Mr. Kensu then filed a second amended complaint. But his page count and allegation count both went up: to 108, from 104, and 579, from 542, respectively. Rather than trimming the excess as the district court had ordered, he relied on superficial additions such as a table of contents and “descriptive headings to guide the reader.” He also attempted to wall off his claims here from those in his other cases by purporting to restrict his allegations to conduct after June 30, 2017, or to conduct relating to medical conditions diagnosed after June 30, 2017. (Thus, his complaint still alleges conduct from before July 2017.)

That pleading was Mr. Kensu's third strike. The district court found that the defendants would have still “ha[d] to expend enormous effort digging through ‘a morass of irrelevancies’ to identify ‘the few allegations that matter.’ ” (quoting United States ex rel. Garst v. Lockheed-Martin Corp., 328 F.3d 374, 378 (7th Cir. 2003)). The complaint was “woefully short on specifics,” “frequently connect[ed] back to conditions or complaints already litigated,” and “lack[ed] the substance needed for Defendants to answer and assert any pertinent affirmative defenses.” And because the conspiracy allegations were vague, conclusory, and unsupported by material facts, they were insufficient to cure the complaint's continuing use of the generic term “Defendants” throughout. The district court dismissed the complaint with prejudice and entered judgment for the defendants.

Mr. Kensu timely appealed, and we now exercise jurisdiction under 28 U.S.C. § 1291.


A. Rule 8

“A pleading that states a claim for relief must contain,” among other things, “a short and plain statement of the claim showing that the pleader is entitled to relief.” Fed. R. Civ. P. 8(a), (a)(2). “Each allegation must be simple, concise, and direct.” Fed. R. Civ. P. 8(d)(1). These rules descend from the former Equity Rules 25 and 30 before the merger of law and equity in the federal courts. Fed. R. Civ. P. 8(a), (e) advisory committee's note to 1937 adoption.1 Equity Rule 25 helped in “simplifying and abbreviating” the habitually “verbose and reiterative” bills of complaint that once flourished in district court dockets. Zenith Carburetor Co. v. Stromberg Motor Devices Co., 205 F. 158, 159 (E.D. Mich. 1913); see also Wallace R. Lane, Federal Equity Rules, 35 Harv. L. Rev. 276, 285 (1922). Likewise for Equity Rule 30, which was “intended to simplify equity pleading and practice by limiting the pleadings to a statement of ultimate facts without evidence and by uniting in one action as many issues as could conveniently be disposed of.” Am. Mills Co. v. Am. Sur. Co. of N.Y., 260 U.S. 360, 364, 43 S.Ct. 149, 67 L.Ed. 306 (1922).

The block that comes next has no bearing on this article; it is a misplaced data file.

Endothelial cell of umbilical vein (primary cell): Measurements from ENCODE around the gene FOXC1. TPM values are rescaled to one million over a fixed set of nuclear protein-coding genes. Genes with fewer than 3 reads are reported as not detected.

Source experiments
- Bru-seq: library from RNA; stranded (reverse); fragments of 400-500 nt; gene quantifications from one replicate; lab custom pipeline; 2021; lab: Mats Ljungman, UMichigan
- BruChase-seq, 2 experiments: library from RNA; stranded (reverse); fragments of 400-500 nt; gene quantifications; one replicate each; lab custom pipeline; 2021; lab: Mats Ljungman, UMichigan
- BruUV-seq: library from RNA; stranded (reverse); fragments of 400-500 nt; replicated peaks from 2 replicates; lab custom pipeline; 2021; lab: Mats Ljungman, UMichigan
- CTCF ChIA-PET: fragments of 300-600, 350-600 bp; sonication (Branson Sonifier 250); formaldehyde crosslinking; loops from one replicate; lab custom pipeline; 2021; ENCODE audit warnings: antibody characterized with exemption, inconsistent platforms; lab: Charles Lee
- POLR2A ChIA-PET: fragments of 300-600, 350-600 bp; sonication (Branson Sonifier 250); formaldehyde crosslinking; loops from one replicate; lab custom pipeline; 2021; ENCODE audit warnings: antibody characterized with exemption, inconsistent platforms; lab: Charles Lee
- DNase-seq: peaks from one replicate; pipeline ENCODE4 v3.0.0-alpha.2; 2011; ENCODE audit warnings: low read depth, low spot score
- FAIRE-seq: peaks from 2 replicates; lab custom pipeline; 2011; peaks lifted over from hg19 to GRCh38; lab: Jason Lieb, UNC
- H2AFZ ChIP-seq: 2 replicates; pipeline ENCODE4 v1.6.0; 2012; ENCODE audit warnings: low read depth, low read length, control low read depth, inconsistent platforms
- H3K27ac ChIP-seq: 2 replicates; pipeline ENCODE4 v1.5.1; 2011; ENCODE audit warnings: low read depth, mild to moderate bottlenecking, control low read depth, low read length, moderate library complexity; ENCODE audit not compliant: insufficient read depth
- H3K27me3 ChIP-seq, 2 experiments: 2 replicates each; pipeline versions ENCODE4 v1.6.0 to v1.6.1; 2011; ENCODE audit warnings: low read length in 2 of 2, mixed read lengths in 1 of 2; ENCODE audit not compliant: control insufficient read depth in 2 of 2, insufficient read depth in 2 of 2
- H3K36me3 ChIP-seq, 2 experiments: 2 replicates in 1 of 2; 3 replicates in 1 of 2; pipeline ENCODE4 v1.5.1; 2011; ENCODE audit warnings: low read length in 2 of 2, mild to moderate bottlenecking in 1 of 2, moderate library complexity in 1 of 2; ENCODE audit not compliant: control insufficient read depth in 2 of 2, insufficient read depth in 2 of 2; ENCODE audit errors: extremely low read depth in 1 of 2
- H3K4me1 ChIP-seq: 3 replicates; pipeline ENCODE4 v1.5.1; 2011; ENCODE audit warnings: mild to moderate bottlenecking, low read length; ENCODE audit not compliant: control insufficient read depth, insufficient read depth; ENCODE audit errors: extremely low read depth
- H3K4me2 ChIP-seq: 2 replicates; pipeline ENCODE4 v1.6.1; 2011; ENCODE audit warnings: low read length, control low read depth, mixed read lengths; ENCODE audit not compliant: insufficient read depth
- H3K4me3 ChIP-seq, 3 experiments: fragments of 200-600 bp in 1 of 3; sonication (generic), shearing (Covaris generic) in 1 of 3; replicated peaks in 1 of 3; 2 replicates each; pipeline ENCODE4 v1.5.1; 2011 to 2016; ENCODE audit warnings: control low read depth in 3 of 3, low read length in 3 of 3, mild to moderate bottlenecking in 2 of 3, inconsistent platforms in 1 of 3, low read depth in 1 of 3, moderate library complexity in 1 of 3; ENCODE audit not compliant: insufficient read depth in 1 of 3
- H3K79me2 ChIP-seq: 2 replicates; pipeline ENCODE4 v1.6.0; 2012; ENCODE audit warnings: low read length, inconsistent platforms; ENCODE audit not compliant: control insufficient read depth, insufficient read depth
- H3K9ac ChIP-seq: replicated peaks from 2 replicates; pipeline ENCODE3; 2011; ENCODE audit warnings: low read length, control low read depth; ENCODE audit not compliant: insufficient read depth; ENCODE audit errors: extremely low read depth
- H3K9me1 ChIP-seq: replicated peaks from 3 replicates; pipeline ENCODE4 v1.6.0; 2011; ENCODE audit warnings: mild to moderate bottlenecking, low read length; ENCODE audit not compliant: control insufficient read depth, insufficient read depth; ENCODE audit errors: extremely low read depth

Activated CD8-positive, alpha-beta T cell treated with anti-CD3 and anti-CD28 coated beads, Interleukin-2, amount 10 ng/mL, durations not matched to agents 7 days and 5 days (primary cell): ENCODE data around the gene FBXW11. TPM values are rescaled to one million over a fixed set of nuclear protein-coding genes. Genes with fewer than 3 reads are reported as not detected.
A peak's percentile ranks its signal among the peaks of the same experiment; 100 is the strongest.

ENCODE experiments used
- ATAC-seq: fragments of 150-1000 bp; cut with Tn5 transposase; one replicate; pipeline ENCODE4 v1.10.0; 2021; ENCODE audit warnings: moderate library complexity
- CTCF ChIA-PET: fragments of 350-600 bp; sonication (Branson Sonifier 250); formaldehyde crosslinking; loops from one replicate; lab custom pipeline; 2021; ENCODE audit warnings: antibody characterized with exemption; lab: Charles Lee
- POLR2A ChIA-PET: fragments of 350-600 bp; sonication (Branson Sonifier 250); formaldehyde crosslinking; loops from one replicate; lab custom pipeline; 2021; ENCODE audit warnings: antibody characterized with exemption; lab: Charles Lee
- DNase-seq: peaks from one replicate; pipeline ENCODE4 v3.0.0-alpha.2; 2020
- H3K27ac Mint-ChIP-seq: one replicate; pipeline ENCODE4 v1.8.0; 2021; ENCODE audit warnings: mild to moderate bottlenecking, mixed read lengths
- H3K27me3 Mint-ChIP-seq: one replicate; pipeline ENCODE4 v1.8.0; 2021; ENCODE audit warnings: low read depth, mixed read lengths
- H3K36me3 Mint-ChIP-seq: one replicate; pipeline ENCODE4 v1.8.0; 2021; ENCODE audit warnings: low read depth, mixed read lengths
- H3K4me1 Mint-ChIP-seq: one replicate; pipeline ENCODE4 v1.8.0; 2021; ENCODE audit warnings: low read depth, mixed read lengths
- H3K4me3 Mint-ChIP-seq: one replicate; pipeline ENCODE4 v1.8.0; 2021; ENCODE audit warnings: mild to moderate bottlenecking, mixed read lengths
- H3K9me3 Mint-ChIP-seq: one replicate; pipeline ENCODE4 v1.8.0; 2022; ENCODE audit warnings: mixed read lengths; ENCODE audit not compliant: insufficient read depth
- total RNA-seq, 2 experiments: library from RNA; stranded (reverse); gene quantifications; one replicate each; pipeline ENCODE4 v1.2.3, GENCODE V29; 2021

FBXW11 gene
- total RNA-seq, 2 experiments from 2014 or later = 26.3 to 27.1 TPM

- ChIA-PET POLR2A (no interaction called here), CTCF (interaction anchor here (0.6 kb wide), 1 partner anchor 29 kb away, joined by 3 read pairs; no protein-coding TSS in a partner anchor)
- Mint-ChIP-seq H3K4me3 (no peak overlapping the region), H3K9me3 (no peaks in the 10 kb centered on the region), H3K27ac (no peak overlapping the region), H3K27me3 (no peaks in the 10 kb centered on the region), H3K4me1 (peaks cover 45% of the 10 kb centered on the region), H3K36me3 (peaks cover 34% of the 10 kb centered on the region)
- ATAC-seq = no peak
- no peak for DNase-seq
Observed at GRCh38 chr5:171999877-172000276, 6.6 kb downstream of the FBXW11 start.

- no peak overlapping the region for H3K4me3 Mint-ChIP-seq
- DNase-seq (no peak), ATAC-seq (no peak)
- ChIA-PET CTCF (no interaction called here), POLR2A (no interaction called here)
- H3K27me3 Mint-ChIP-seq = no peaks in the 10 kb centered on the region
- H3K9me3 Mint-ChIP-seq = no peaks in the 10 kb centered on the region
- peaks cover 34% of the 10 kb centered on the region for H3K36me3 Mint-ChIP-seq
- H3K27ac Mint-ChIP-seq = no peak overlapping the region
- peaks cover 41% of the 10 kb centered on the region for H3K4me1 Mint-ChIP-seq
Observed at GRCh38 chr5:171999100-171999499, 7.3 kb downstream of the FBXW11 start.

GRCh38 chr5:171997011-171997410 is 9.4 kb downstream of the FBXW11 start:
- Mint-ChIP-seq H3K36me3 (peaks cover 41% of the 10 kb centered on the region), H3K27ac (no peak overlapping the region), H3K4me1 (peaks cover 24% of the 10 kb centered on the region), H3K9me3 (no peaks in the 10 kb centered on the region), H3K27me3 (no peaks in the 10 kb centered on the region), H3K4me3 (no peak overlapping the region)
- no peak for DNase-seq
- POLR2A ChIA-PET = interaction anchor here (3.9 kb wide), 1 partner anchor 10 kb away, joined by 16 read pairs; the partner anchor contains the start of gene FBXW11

Rule 8 continues in those purposes today. Bell Atl. Corp. v. Twombly, 550 U.S. 544, 555, 127 S.Ct. 1955, 167 L.Ed.2d 929 (2007) (Rule 8(a)(2) “requires only ‘a short and plain statement of the claim’ ” that will “give the defendant fair notice of what the ․ claim is and the grounds upon which it rests.” (alteration in original) (quoting Conley v. Gibson, 355 U.S. 41, 47, 78 S.Ct. 99, 2 L.Ed.2d 80 (1957), abrogated by Twombly, 550 U.S. at 561, 127 S.Ct. 1955)). Of course, as our citation suggests, Twombly—not to mention Ashcroft v. Iqbal, 556 U.S. 662, 129 S.Ct. 1937, 173 L.Ed.2d 868 (2009)—has worked some change on the pleading regime. A plaintiff must now plead enough facts to “allow[ ] the court to draw the reasonable inference that the defendant is liable for the misconduct alleged.” HDC, LLC v. City of Ann Arbor, 675 F.3d 608, 611 (6th Cir. 2012) (quoting Albrecht v. Treon, 617 F.3d 890, 893 (6th Cir. 2010)). Even so, it is “inaccurate to read [Twombly and Iqbal] so narrowly as to be the death of notice pleading.” Id. at 614. Rather, “we recognize the continuing viability of the ‘short and plain’ language of” Rule 8. Ibid.

We have not had much occasion to interpret Rule 8 in the posture now presented. This is a dismissal not for failure to plead facts that, if true, make the defendant's liability at least plausible. Rather, it is for Mr. Kensu's repeated failure to plead claims and allegations with clarity, because of which the defendants lacked “fair notice” of his claims and “the grounds upon which they rest.” See Swierkiewicz v. Sorema N.A., 534 U.S. 506, 514, 122 S.Ct. 992, 152 L.Ed.2d 1 (2002). We therefore publish this opinion to set precedent for any future cases in this vein.

B. Standard of Review

The parties all assert that we review de novo, but they support that proposition with cases reviewing motions to dismiss under Rule 12. That is the wrong standard. Unlike determining whether factual allegations suffice to state a plausible claim, determining whether a complaint is plain or concise is not a legal question. It involves an understanding of the record that the district court is more familiar with than we are. And choosing the appropriate remedy involves the specifics of courtroom and docket management and assessing the right amount of patience to have for a particular plaintiff.

Abuse of discretion is thus the proper standard of review. Indeed, we have used this standard to review a Rule 8 dismissal twice before. See Blake v. De Vilbiss Co., 118 F.2d 346, 347 (6th Cir. 1941) (per curiam); Plymale v. Freeman, No. 90-2202, 1991 WL 54882, at *1 (6th Cir. Apr. 12, 1991). And our sister circuits agree. See, e.g., Nasious v. Two Unknown B.I.C.E. Agents, 492 F.3d 1158, 1161–62 (10th Cir. 2007); Ciralsky v. CIA, 355 F.3d 661, 669 (D.C. Cir. 2004);2 Bennett v. Schmidt, 153 F.3d 516, 518 (7th Cir. 1998); In re Westinghouse Sec. Litig., 90 F.3d 696, 702 (3d Cir. 1996); Kuehl v. FDIC, 8 F.3d 905, 908 (1st Cir. 1993); Salahuddin v. Cuomo, 861 F.2d 40, 42 (2d Cir. 1988); Mangan v. Weinberger, 848 F.2d 909, 911 (8th Cir. 1988); Gillibeau v. City of Richmond, 417 F.2d 426, 431 (9th Cir. 1969); North Carolina v. McGuirt, 114 F. App'x 555, 558 (4th Cir. 2004).